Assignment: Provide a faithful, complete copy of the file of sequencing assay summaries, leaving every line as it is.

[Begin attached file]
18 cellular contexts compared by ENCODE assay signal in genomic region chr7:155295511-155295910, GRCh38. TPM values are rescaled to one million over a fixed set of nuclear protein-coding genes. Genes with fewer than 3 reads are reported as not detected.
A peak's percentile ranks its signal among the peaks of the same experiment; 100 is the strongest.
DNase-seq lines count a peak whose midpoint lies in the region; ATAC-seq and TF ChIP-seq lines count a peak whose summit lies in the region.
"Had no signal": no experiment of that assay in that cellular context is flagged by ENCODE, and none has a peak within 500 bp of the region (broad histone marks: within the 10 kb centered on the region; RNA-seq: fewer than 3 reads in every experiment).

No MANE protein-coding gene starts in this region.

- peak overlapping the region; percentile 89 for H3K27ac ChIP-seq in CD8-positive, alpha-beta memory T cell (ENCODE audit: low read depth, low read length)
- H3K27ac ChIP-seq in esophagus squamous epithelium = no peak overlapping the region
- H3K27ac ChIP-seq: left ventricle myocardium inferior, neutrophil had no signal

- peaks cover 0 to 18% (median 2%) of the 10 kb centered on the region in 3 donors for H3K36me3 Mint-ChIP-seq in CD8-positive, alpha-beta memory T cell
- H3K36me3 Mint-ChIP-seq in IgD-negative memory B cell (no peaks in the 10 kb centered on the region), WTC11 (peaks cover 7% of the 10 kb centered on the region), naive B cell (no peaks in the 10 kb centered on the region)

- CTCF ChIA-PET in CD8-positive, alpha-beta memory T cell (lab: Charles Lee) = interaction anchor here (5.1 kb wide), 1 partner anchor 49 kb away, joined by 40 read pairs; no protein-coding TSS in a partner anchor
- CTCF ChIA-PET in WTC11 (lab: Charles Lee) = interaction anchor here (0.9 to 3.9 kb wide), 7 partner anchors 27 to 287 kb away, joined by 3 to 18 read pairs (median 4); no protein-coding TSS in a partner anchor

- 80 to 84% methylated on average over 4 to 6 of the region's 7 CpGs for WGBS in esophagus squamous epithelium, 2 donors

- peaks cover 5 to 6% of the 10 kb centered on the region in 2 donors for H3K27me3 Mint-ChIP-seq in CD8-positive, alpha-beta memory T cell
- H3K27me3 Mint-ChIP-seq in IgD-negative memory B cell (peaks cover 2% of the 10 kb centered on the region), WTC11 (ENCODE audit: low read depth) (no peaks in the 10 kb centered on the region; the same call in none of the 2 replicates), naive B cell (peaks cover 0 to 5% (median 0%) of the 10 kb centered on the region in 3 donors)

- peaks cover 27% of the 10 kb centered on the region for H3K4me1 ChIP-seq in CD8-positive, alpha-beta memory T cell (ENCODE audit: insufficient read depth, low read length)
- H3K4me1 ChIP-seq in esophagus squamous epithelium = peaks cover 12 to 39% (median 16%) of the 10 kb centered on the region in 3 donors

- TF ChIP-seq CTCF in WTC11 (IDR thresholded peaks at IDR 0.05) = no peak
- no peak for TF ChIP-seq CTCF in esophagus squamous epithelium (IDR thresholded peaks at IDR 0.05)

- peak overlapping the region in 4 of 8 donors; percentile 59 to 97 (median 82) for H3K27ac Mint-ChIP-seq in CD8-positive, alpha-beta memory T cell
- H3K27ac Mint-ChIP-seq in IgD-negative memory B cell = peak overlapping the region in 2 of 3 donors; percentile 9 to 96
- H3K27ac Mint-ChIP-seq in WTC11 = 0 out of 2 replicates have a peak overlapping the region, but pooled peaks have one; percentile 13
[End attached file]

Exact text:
18 cellular contexts compared by ENCODE assay signal in genomic region chr7:155295511-155295910, GRCh38. TPM values are rescaled to one million over a fixed set of nuclear protein-coding genes. Genes with fewer than 3 reads are reported as not detected.
A peak's percentile ranks its signal among the peaks of the same experiment; 100 is the strongest.
DNase-seq lines count a peak whose midpoint lies in the region; ATAC-seq and TF ChIP-seq lines count a peak whose summit lies in the region.
"Had no signal": no experiment of that assay in that cellular context is flagged by ENCODE, and none has a peak within 500 bp of the region (broad histone marks: within the 10 kb centered on the region; RNA-seq: fewer than 3 reads in every experiment).

No MANE protein-coding gene starts in this region.

- peak overlapping the region; percentile 89 for H3K27ac ChIP-seq in CD8-positive, alpha-beta memory T cell (ENCODE audit: low read depth, low read length)
- H3K27ac ChIP-seq in esophagus squamous epithelium = no peak overlapping the region
- H3K27ac ChIP-seq: left ventricle myocardium inferior, neutrophil had no signal

- peaks cover 0 to 18% (median 2%) of the 10 kb centered on the region in 3 donors for H3K36me3 Mint-ChIP-seq in CD8-positive, alpha-beta memory T cell
- H3K36me3 Mint-ChIP-seq in IgD-negative memory B cell (no peaks in the 10 kb centered on the region), WTC11 (peaks cover 7% of the 10 kb centered on the region), naive B cell (no peaks in the 10 kb centered on the region)

- CTCF ChIA-PET in CD8-positive, alpha-beta memory T cell (lab: Charles Lee) = interaction anchor here (5.1 kb wide), 1 partner anchor 49 kb away, joined by 40 read pairs; no protein-coding TSS in a partner anchor
- CTCF ChIA-PET in WTC11 (lab: Charles Lee) = interaction anchor here (0.9 to 3.9 kb wide), 7 partner anchors 27 to 287 kb away, joined by 3 to 18 read pairs (median 4); no protein-coding TSS in a partner anchor

- 80 to 84% methylated on average over 4 to 6 of the region's 7 CpGs for WGBS in esophagus squamous epithelium, 2 donors

- peaks cover 5 to 6% of the 10 kb centered on the region in 2 donors for H3K27me3 Mint-ChIP-seq in CD8-positive, alpha-beta memory T cell
- H3K27me3 Mint-ChIP-seq in IgD-negative memory B cell (peaks cover 2% of the 10 kb centered on the region), WTC11 (ENCODE audit: low read depth) (no peaks in the 10 kb centered on the region; the same call in none of the 2 replicates), naive B cell (peaks cover 0 to 5% (median 0%) of the 10 kb centered on the region in 3 donors)

- peaks cover 27% of the 10 kb centered on the region for H3K4me1 ChIP-seq in CD8-positive, alpha-beta memory T cell (ENCODE audit: insufficient read depth, low read length)
- H3K4me1 ChIP-seq in esophagus squamous epithelium = peaks cover 12 to 39% (median 16%) of the 10 kb centered on the region in 3 donors

- TF ChIP-seq CTCF in WTC11 (IDR thresholded peaks at IDR 0.05) = no peak
- no peak for TF ChIP-seq CTCF in esophagus squamous epithelium (IDR thresholded peaks at IDR 0.05)

- peak overlapping the region in 4 of 8 donors; percentile 59 to 97 (median 82) for H3K27ac Mint-ChIP-seq in CD8-positive, alpha-beta memory T cell
- H3K27ac Mint-ChIP-seq in IgD-negative memory B cell = peak overlapping the region in 2 of 3 donors; percentile 9 to 96
- H3K27ac Mint-ChIP-seq in WTC11 = 0 out of 2 replicates have a peak overlapping the region, but pooled peaks have one; percentile 13